Linda Roach

May 02, 2013

SAN FRANCISCO, California — A new reimbursable surgical intervention — microinvasive glaucoma surgery — can lead to long-lasting control of intraocular pressure in many patients with mild to moderate open-angle glaucoma.

"This is a huge development with a lot of therapeutic potential. It reduces or ends the need for medications," ophthalmologist Stephen Obstbaum, MD, from Lenox Hill Hospital in New York City, told Medscape Medical News.

Addressing glaucoma at the same time as cataract surgery can benefit the 90% of open-angle glaucoma patients who have both cataract and glaucoma, according to other leading ophthalmologists who spoke about the topic here at the American Society of Cataract and Refractive Surgery (ASCRS) 2013 Symposium.

In this surgery, microstents are implanted in the eye, where they reduce intraocular pressure by increasing aqueous outflow.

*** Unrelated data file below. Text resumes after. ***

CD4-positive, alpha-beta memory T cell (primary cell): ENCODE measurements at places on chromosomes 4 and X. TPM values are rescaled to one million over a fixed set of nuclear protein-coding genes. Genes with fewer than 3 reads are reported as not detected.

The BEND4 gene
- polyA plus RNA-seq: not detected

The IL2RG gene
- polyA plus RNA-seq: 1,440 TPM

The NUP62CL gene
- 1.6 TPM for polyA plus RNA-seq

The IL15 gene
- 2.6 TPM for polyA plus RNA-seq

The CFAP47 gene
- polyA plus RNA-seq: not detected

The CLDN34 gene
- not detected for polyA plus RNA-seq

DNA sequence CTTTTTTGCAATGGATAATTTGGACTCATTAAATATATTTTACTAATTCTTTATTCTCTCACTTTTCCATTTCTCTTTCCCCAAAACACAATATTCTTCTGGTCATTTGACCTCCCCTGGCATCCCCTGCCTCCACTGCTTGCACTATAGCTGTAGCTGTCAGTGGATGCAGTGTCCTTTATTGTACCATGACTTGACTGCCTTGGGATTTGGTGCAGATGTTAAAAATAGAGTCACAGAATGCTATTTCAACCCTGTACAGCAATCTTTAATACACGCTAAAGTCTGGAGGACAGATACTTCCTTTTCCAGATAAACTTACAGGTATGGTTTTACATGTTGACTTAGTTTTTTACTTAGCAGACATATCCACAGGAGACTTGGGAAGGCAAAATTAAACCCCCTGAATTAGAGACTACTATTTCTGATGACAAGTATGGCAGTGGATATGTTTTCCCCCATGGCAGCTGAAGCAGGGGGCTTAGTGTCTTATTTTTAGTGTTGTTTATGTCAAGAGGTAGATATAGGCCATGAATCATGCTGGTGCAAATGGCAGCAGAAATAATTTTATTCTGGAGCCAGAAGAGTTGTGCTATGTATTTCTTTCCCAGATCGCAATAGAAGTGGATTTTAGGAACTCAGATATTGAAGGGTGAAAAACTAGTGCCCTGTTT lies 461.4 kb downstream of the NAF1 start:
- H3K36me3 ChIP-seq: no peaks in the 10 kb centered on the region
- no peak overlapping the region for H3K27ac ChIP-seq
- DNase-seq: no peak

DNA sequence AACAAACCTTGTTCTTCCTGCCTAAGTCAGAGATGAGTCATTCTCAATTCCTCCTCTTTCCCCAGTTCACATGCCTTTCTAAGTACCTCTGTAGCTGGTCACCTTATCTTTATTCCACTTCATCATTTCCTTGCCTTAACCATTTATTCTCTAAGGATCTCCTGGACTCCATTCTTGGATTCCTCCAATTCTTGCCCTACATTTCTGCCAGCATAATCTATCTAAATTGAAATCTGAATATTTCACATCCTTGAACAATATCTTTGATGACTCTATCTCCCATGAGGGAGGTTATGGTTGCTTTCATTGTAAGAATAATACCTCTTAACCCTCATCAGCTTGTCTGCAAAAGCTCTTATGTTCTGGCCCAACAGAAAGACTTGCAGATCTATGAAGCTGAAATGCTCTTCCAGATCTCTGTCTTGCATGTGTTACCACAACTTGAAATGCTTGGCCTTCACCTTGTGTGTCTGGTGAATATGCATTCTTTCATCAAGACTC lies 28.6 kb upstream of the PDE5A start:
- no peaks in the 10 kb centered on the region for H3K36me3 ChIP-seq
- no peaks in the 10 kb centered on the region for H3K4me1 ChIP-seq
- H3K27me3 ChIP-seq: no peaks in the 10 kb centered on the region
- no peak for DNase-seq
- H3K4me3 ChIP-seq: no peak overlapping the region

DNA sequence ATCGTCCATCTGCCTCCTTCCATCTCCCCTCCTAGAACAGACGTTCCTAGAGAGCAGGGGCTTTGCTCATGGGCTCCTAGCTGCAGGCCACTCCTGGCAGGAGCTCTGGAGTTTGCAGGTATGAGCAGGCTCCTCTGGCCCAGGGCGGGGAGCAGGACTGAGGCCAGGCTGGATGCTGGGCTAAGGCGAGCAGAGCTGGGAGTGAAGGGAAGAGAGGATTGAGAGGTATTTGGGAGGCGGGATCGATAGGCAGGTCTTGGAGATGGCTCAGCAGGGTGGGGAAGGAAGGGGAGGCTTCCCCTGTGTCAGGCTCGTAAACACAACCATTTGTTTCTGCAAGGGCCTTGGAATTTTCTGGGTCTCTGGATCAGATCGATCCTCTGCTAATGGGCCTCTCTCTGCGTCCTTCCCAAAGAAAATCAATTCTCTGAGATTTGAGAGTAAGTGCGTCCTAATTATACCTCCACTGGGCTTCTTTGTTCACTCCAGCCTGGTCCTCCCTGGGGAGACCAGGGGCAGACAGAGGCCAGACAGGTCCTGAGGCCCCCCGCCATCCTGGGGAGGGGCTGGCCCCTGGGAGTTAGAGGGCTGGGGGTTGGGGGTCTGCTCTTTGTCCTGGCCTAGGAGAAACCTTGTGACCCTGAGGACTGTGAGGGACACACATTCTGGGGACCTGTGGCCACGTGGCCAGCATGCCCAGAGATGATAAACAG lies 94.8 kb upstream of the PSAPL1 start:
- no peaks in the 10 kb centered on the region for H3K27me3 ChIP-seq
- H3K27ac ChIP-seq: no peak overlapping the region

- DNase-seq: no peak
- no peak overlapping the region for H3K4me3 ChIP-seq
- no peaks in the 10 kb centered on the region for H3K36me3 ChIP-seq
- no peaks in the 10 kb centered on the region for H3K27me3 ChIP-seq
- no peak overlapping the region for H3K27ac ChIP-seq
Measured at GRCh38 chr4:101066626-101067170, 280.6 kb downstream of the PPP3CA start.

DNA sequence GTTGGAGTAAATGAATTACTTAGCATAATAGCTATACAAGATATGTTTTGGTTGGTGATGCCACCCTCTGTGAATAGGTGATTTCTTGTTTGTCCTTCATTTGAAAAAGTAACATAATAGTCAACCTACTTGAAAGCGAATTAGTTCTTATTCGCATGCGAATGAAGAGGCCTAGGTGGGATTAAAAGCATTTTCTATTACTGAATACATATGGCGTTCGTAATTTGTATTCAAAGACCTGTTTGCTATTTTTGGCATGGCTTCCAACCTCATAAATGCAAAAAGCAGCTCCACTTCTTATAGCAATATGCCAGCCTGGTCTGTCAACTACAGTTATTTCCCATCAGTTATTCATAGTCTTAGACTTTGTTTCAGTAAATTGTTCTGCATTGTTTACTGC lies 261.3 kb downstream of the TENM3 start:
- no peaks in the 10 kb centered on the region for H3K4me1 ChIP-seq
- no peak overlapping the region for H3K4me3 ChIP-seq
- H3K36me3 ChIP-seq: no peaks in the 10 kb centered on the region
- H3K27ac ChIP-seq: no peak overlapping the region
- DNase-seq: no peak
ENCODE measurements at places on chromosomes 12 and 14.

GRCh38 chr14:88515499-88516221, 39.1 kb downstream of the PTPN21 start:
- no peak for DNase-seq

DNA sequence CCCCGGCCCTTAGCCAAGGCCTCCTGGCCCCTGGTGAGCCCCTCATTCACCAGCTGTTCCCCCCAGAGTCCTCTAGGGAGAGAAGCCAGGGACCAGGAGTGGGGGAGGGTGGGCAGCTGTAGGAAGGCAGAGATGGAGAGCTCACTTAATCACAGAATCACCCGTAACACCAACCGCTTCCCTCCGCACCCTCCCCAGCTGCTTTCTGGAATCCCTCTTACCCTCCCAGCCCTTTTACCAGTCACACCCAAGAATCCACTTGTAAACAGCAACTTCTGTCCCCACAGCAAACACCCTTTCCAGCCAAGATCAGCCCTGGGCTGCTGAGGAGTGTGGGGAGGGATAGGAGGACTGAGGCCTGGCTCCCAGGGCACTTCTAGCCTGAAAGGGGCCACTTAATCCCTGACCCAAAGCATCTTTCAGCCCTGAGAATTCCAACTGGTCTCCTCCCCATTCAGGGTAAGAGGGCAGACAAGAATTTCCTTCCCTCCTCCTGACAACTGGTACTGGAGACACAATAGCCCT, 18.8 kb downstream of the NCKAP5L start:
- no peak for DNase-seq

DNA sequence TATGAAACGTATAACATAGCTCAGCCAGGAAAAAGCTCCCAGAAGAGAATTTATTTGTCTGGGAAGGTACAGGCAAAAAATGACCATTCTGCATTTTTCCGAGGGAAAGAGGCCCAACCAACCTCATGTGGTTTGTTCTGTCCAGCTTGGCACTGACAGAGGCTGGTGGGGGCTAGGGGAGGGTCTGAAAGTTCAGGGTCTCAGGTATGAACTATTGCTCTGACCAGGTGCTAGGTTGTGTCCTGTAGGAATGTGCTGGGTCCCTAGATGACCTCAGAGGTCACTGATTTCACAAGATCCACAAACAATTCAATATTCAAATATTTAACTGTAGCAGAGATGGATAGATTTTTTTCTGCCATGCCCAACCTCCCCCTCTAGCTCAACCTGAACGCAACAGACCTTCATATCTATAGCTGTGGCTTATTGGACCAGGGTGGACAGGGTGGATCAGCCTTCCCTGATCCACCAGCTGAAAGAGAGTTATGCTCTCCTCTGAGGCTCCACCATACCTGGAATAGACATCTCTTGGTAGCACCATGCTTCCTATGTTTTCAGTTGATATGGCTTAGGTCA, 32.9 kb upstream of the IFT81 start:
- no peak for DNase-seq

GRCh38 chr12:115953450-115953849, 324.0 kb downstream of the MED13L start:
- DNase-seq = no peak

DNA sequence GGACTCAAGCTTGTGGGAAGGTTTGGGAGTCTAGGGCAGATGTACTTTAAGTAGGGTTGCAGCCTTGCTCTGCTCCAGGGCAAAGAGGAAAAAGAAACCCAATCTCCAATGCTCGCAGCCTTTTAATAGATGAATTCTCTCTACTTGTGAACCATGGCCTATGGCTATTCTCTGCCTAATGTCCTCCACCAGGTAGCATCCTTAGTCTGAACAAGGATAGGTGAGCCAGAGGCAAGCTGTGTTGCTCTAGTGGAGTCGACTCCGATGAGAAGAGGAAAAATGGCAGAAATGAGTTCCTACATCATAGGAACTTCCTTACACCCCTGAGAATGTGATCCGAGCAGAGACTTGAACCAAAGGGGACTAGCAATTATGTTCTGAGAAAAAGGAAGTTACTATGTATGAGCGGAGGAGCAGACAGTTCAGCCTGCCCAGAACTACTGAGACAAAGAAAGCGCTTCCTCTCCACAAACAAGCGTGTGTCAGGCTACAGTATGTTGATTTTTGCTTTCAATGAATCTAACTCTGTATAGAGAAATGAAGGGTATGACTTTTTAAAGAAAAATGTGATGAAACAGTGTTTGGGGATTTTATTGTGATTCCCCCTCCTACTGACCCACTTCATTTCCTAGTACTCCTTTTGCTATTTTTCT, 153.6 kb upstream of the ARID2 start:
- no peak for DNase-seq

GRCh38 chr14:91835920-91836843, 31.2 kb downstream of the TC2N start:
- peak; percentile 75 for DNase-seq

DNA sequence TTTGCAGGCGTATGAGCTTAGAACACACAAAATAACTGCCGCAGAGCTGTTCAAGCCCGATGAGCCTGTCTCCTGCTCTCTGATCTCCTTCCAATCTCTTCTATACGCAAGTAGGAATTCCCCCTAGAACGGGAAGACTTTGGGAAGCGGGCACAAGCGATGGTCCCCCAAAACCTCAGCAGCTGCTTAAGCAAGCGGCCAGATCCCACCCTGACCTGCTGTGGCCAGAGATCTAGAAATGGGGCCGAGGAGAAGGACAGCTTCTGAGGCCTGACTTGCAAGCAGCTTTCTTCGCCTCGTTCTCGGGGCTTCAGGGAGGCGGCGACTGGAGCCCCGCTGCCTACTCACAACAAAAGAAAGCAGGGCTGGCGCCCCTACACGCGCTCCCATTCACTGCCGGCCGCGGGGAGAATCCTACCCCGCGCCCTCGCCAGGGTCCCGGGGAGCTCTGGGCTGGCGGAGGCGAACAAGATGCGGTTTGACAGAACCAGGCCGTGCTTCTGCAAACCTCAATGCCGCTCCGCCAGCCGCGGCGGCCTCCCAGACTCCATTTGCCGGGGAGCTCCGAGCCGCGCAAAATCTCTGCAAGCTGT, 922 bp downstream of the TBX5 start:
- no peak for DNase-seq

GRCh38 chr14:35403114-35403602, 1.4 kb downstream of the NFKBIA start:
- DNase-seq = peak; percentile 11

In the United States, the first and only implant available is iStent (Glaukos), a 1-mm, L-shaped tube made from heparin-coated implantable-grade titanium. The surgeon places the iStent into Schlemm's canal using the same clear corneal microincision through which the intraocular lens passed.

Two other drainage devices are currently undergoing clinical testing, but are not yet approved for use by the US Food and Drug Administration.

The growing popularity of microinvasive glaucoma surgery stems in part from its increasing accessibility. As of February 1, all Medicare regional carriers accept implantation of ab interno drainage devices as a reimbursable procedure, noted outgoing ASCRS president David Chang, MD, from Los Altos, California.

This is a huge development with a lot of therapeutic potential.

He explained that when an ab interno aqueous drainage device is implanted concurrent with cataract removal and intraocular lens placement, the additional glaucoma-related surgeon fees can bring the surgeon's total reimbursement for the case to a level that is nearly twice that of a solo cataract procedure. This is encouraging financial news for ophthalmologists, who have had to deal with a number of Medicare cataract fee cuts in recent years.